I couldn't have been more ready to leave Kenya. Bright and early the Monday
following our climb, we hopped on a bus headed all the way from Nairobi, Kenya to Dar es Salaam, Tanzania. It also happened to be February 5, my 25th birthday. I spent the whole damn thing on a neverending 16-hour ride, the last few hours of which were in rather frightening darkness; but hey, at least I can always say it was the only birthday I spent in TWO countries on the same day. Not bad.
Still desperate for some serious chill time, the next morning we kept on going, and hightailed it to the Dar airport to catch an early afternoon flight to the island of Zanzibar. (For those of you who've asked: yes, Zanzibar does in fact exist, and at times is equally as exotic as its name.) We decided to head straight for the east coast beaches, but alas endured a tad more stress before finally making it anywhere near a beach... we hopped on a dalla-dalla, at first extremely amused by the stops around town to deliver bundles of sticks which were piled about 6 feet high on the roof to various neighborhoods. Next thing we knew, we were racing another dalla-dalla (competition, I guess), and our driver purposely crashed into the other vehicle, knocking off its mirror and hitting a biker on the side of the road. Suddenly it was a full-on street fight, with people coming out of nowhere to yell, push, bang on the vehicles, and generally get all riled up (about ... what?). Anyway, we narrowly got outta that mess and hopped on another bus, crammed in with all our bags and about 20 too many people. I can't tell you how nice the super fine sand, bright sunshine, hot breezes, and warm turquoise water felt to our weary souls... until Joe got brutally stung by a jellyfish 30 seconds after wading into the water. And there went our east coast Indian Ocean swimming. It is, after all, Africa; nothing's easy.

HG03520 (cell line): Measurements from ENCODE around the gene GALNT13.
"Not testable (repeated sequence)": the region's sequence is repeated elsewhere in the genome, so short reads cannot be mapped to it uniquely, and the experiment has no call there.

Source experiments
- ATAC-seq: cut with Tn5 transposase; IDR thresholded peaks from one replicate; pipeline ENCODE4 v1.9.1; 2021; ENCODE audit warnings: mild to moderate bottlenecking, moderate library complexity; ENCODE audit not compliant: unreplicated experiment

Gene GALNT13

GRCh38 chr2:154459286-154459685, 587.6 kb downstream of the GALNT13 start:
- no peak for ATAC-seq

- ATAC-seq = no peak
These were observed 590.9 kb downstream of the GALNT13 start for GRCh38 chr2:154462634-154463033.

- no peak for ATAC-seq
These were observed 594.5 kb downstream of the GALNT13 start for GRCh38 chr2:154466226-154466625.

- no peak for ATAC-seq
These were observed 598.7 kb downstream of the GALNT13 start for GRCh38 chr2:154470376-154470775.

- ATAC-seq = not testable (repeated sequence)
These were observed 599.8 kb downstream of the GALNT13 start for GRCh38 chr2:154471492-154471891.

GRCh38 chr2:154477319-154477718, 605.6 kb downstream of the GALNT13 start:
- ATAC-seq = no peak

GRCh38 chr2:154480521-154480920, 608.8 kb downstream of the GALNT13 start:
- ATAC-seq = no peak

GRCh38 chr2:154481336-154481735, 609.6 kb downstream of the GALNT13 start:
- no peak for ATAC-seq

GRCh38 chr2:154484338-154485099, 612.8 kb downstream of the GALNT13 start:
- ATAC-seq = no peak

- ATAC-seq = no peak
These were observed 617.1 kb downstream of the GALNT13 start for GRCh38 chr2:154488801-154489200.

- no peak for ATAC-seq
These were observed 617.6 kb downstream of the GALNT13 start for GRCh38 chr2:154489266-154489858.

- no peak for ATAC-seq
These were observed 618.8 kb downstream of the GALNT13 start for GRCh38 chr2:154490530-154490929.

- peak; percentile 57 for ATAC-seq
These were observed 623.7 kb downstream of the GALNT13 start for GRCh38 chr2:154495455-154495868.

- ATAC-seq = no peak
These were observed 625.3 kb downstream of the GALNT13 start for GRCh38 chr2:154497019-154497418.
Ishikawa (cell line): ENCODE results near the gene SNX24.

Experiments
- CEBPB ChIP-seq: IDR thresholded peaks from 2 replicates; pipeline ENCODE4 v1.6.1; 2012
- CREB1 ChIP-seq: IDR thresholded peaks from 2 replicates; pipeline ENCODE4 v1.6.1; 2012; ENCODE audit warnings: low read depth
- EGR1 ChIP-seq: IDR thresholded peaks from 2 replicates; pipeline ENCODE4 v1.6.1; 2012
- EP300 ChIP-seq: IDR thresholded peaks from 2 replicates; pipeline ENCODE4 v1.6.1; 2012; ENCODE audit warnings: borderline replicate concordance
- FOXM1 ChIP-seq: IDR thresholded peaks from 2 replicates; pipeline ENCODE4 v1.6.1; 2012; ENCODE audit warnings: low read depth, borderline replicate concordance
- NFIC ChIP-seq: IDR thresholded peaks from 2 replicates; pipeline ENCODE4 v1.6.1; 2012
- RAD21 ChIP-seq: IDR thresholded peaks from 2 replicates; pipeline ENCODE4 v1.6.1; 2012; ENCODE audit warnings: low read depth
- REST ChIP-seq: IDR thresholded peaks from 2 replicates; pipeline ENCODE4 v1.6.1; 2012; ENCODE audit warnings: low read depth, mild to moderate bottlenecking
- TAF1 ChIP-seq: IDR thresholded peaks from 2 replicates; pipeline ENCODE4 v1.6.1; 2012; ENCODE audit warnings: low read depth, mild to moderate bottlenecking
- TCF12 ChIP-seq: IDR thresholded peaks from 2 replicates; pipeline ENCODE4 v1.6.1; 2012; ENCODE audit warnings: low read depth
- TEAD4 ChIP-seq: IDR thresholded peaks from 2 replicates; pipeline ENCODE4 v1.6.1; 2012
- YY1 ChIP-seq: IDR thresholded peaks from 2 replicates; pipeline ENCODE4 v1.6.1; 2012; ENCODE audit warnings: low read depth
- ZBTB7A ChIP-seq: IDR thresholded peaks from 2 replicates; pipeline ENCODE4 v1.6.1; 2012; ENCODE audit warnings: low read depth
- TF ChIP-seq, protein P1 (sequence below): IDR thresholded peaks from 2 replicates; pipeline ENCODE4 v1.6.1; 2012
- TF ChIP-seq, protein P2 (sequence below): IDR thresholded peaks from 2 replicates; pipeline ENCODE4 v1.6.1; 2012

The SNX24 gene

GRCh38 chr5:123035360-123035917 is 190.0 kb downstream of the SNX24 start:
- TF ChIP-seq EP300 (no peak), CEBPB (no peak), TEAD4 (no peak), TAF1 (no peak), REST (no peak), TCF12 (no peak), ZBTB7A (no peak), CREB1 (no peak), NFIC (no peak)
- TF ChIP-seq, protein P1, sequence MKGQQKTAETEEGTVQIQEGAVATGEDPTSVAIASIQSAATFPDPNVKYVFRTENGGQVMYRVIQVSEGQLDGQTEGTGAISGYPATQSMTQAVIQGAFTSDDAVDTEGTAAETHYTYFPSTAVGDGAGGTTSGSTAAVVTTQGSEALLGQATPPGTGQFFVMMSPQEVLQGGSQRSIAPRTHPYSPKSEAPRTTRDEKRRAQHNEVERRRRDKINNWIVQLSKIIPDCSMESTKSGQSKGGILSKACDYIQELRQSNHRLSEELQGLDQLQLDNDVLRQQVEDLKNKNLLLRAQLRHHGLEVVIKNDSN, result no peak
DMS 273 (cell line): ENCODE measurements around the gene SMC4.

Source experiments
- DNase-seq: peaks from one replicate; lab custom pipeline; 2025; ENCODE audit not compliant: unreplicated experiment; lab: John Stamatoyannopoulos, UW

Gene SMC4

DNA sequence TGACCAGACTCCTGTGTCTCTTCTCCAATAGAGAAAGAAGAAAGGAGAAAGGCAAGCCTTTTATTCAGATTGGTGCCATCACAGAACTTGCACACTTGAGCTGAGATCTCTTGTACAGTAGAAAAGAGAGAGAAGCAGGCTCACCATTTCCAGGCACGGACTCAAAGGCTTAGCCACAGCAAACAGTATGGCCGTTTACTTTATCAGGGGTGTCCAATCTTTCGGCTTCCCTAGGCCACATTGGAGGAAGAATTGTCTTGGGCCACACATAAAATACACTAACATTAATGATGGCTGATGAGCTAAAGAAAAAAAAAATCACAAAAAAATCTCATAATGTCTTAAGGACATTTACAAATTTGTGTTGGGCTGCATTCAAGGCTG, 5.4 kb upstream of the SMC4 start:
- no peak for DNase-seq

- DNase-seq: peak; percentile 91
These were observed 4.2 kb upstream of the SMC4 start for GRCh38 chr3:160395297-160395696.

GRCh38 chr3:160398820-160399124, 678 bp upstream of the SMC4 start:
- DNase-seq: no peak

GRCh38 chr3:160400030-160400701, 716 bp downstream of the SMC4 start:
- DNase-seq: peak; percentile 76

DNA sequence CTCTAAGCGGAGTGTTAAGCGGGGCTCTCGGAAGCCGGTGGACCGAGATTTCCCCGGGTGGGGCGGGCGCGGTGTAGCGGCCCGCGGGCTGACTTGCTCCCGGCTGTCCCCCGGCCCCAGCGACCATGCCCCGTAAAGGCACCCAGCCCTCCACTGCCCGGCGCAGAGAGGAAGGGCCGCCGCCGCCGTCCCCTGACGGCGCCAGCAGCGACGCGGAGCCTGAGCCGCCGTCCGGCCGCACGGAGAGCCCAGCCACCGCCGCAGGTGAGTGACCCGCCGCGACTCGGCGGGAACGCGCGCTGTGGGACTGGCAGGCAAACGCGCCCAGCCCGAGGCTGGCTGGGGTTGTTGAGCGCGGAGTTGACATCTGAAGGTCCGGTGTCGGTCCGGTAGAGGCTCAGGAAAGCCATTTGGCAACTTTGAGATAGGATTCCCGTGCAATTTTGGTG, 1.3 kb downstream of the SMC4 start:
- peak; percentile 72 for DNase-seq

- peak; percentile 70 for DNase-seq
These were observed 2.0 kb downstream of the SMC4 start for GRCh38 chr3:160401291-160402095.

After a few days of taking it very, very easy, we headed back to Stone Town for the remainder of our Zanzibari adventure. Our luck changed for the extreme better when we found an affordable hostel that came with a nice breezy balcony, our own bathroom, and AIR CONDITIONING! I'm not one for the luxuries, but good God I needed this one. And Stone Town is a really fantastic place. We also had the extreme good fortune of timing our visit perfectly with a completely free Swahili music festival right in town! For 4 days, we enjoyed a huge sampling of African music, from the most traditional to the most modern fusions, from taarab to hip hop, reggae to Rwandan, from the sublime to the ridiculous. It was fabulous.
When not dancing to great free music for the last few days, we could also be found eating lots of Italian gelato, sleeping peacefully among our air conditioning, coming up with creative ways to cover up my body just enough to both not insult the Muslims and survive the intense tropical humidity, and enjoying the delicious and shockingly cheap seafood feast laid out by the fishermen each evening in a local park. And also, getting ready & excited for tomorrow's journey to a new part of this crazy continent: South Africa!